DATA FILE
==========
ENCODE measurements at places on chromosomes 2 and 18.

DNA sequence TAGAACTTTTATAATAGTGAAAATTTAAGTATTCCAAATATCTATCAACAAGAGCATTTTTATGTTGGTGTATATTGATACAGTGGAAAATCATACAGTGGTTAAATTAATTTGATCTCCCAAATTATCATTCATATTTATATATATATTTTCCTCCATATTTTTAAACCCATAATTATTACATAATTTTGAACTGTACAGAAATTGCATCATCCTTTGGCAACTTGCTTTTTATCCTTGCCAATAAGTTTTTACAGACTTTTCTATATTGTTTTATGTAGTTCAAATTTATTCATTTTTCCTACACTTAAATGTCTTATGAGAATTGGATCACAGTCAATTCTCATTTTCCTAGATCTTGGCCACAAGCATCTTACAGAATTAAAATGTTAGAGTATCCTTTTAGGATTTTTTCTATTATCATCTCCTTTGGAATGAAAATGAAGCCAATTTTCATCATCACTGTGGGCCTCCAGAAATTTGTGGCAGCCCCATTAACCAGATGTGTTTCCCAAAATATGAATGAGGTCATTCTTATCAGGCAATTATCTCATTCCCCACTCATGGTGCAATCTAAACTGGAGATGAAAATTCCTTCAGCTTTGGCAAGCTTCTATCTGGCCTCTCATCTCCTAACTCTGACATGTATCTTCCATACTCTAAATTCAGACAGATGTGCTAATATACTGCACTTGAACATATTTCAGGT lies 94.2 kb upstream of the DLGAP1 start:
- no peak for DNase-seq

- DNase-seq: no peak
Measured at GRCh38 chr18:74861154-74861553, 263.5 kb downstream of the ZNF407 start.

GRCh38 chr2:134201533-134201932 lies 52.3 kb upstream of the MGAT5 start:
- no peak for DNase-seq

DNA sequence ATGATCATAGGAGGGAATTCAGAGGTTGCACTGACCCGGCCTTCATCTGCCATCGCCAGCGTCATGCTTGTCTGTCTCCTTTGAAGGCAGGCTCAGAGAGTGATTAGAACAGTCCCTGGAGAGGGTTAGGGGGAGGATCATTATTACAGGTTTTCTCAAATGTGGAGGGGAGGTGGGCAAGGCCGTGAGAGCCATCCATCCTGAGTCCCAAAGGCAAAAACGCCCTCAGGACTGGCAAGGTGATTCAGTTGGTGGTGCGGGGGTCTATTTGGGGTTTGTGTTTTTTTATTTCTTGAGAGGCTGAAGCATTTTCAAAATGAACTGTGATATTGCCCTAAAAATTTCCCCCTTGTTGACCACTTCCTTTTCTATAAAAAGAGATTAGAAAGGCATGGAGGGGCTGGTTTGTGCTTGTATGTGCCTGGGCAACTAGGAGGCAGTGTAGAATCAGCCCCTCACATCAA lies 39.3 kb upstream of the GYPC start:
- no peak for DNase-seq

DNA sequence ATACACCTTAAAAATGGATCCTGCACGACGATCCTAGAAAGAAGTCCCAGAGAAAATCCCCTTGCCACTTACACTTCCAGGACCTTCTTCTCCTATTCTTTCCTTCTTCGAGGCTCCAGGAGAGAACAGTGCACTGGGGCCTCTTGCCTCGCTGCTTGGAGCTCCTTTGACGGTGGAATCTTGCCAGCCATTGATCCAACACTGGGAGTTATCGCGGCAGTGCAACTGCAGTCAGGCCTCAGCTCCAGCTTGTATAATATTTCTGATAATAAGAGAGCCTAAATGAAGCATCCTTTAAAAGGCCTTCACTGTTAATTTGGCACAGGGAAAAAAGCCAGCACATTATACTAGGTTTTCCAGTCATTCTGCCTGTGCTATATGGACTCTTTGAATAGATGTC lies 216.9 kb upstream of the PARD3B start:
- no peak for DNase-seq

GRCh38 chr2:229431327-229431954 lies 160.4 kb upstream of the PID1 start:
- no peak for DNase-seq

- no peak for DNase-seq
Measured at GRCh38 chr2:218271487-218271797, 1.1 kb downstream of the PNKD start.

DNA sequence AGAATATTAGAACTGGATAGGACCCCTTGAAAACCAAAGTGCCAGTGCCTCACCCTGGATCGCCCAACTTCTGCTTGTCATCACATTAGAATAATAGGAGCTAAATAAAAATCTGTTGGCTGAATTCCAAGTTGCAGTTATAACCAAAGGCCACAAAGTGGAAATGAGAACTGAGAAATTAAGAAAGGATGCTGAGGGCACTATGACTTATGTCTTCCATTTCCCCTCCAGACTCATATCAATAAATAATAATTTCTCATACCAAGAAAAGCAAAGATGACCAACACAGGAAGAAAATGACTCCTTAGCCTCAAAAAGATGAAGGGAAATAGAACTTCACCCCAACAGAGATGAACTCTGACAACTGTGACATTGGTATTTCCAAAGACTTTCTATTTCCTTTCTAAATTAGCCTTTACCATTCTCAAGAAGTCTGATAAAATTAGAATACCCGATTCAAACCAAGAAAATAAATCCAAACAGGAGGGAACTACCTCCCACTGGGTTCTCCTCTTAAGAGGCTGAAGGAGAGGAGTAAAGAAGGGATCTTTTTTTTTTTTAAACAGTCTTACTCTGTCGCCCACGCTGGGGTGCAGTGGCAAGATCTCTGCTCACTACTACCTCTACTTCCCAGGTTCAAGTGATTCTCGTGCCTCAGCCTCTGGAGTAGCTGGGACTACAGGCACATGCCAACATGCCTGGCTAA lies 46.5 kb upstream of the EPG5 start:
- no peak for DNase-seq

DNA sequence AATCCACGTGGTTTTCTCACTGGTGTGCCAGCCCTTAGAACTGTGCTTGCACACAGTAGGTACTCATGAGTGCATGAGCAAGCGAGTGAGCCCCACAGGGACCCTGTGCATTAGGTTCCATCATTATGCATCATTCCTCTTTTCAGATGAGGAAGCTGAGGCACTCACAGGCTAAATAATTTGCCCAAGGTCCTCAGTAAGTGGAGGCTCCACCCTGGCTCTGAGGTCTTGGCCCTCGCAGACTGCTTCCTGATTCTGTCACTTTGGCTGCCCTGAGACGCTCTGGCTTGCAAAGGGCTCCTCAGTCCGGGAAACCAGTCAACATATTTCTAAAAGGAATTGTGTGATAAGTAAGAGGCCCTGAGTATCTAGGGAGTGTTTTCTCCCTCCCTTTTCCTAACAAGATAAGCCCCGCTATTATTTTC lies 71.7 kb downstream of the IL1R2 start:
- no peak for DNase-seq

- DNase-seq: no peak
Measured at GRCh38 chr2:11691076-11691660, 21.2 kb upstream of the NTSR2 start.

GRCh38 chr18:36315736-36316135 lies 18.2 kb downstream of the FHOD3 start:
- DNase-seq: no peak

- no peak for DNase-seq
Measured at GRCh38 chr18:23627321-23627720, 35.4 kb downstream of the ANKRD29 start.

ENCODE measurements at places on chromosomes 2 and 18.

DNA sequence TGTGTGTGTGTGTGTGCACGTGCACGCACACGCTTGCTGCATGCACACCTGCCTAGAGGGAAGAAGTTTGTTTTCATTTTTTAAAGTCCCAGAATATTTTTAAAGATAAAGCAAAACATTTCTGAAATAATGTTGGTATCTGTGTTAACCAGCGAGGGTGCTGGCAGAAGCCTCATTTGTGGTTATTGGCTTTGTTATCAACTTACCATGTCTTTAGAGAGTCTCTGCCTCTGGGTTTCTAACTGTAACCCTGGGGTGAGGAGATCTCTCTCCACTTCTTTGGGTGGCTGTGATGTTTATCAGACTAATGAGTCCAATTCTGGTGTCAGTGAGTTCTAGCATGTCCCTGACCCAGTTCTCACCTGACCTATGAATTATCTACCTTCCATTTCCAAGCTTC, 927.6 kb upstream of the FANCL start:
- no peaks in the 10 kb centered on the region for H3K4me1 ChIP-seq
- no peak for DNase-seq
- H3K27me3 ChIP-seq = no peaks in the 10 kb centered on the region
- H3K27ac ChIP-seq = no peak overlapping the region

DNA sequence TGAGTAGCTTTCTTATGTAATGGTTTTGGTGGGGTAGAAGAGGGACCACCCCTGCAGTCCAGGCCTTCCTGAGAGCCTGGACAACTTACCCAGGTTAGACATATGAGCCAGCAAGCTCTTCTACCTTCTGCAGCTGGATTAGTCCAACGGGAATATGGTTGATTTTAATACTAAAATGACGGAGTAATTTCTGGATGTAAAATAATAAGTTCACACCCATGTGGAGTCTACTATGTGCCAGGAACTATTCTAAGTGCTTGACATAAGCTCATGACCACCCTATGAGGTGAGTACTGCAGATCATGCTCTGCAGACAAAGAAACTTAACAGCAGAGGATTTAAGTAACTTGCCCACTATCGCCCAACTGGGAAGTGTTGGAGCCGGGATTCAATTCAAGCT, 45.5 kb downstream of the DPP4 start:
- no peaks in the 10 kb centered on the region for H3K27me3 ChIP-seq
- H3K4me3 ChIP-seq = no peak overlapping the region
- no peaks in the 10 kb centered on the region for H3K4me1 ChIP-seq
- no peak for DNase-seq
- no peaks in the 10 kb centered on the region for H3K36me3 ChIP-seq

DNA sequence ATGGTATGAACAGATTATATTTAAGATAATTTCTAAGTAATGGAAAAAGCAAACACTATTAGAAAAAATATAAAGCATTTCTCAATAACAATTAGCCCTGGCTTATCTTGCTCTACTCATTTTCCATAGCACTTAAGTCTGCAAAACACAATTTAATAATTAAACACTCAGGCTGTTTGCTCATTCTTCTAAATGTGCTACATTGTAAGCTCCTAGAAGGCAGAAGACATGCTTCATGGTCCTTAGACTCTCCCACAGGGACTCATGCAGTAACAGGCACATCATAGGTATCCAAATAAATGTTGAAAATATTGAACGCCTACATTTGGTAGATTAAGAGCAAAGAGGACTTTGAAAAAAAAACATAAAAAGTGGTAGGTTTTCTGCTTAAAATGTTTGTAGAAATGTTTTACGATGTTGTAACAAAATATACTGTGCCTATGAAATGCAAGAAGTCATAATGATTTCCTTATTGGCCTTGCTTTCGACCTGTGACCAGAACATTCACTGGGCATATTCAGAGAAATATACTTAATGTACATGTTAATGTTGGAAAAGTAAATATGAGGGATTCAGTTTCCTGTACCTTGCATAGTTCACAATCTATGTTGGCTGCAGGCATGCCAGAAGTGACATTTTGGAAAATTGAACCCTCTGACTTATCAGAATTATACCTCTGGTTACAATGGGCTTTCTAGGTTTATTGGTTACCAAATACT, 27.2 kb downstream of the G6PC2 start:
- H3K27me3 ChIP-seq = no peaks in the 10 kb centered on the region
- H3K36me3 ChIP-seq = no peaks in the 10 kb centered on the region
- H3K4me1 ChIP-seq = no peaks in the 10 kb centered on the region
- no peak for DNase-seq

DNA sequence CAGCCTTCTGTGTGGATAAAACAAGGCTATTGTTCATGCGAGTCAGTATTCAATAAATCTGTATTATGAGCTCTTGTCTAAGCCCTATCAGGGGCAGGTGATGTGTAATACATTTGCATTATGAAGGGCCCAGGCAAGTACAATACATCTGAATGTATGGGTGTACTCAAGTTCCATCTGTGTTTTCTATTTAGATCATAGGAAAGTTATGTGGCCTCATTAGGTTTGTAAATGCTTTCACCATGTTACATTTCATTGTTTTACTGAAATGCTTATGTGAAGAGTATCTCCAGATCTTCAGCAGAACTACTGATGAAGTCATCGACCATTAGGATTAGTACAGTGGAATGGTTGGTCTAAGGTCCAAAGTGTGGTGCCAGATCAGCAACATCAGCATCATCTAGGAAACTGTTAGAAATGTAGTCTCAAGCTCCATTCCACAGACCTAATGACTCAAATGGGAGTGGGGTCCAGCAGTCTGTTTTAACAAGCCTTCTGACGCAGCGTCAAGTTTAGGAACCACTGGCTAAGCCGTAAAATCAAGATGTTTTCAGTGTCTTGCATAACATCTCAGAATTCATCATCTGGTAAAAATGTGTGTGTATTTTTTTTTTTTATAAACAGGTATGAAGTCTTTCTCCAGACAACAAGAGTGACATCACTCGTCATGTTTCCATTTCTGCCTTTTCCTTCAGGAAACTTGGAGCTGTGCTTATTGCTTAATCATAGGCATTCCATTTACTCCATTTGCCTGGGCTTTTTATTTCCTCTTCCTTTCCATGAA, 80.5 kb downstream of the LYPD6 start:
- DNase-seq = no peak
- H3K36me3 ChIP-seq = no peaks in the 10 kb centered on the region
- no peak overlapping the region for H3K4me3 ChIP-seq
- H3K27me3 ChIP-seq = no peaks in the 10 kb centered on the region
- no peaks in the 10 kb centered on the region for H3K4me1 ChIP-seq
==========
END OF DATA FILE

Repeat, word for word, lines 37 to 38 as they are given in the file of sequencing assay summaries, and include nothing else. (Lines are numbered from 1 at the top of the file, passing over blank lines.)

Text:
- no peaks in the 10 kb centered on the region for H3K36me3 ChIP-seq

DNA sequence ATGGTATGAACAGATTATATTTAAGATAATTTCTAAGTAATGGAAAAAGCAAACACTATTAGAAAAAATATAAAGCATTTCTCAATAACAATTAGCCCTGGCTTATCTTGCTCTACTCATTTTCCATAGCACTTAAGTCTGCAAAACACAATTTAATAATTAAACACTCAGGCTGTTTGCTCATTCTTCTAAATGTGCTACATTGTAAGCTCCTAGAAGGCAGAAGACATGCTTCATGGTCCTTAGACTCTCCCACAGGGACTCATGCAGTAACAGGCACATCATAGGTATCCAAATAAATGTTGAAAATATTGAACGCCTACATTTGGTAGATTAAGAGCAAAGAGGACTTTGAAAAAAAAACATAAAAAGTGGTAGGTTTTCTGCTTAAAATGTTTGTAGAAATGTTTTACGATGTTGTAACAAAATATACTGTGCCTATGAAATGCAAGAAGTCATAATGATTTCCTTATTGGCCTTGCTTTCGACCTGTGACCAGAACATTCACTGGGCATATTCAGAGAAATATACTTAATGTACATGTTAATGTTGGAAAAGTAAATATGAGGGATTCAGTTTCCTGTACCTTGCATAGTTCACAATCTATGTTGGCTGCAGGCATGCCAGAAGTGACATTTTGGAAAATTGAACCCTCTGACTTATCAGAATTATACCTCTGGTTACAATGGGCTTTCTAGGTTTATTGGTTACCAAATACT, 27.2 kb downstream of the G6PC2 start: